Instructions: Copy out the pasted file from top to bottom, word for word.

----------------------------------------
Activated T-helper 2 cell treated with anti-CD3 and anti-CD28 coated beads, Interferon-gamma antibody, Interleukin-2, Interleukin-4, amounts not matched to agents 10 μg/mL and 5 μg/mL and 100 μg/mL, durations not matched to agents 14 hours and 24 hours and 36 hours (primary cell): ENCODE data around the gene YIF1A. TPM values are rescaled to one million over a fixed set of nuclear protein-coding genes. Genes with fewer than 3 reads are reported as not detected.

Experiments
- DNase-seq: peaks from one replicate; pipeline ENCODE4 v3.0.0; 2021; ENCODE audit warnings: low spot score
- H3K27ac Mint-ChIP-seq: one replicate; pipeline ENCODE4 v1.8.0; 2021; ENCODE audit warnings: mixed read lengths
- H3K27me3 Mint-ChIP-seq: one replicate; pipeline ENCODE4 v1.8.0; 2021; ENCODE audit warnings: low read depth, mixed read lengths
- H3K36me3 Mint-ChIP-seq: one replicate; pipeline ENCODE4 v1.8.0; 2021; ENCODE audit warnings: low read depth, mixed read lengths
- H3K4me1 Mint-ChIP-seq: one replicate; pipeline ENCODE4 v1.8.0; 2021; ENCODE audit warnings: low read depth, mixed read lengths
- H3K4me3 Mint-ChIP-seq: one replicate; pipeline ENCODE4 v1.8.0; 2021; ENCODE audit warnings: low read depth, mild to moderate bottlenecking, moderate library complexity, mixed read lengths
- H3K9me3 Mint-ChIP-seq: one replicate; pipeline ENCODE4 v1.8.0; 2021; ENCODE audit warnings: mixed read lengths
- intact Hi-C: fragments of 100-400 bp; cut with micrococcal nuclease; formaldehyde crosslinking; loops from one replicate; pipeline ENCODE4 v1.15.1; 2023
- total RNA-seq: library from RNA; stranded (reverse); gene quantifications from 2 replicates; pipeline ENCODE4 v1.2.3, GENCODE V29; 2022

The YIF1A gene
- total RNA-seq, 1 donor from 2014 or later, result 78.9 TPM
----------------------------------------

Activated T-helper 2 cell treated with anti-CD3 and anti-CD28 coated beads, Interferon-gamma antibody, Interleukin-2, Interleukin-4, amounts not matched to agents 10 μg/mL and 5 μg/mL and 100 μg/mL, durations not matched to agents 14 hours and 24 hours and 36 hours (primary cell): ENCODE data around the gene YIF1A. TPM values are rescaled to one million over a fixed set of nuclear protein-coding genes. Genes with fewer than 3 reads are reported as not detected.

Experiments
- DNase-seq: peaks from one replicate; pipeline ENCODE4 v3.0.0; 2021; ENCODE audit warnings: low spot score
- H3K27ac Mint-ChIP-seq: one replicate; pipeline ENCODE4 v1.8.0; 2021; ENCODE audit warnings: mixed read lengths
- H3K27me3 Mint-ChIP-seq: one replicate; pipeline ENCODE4 v1.8.0; 2021; ENCODE audit warnings: low read depth, mixed read lengths
- H3K36me3 Mint-ChIP-seq: one replicate; pipeline ENCODE4 v1.8.0; 2021; ENCODE audit warnings: low read depth, mixed read lengths
- H3K4me1 Mint-ChIP-seq: one replicate; pipeline ENCODE4 v1.8.0; 2021; ENCODE audit warnings: low read depth, mixed read lengths
- H3K4me3 Mint-ChIP-seq: one replicate; pipeline ENCODE4 v1.8.0; 2021; ENCODE audit warnings: low read depth, mild to moderate bottlenecking, moderate library complexity, mixed read lengths
- H3K9me3 Mint-ChIP-seq: one replicate; pipeline ENCODE4 v1.8.0; 2021; ENCODE audit warnings: mixed read lengths
- intact Hi-C: fragments of 100-400 bp; cut with micrococcal nuclease; formaldehyde crosslinking; loops from one replicate; pipeline ENCODE4 v1.15.1; 2023
- total RNA-seq: library from RNA; stranded (reverse); gene quantifications from 2 replicates; pipeline ENCODE4 v1.2.3, GENCODE V29; 2022

The YIF1A gene
- total RNA-seq, 1 donor from 2014 or later, result 78.9 TPM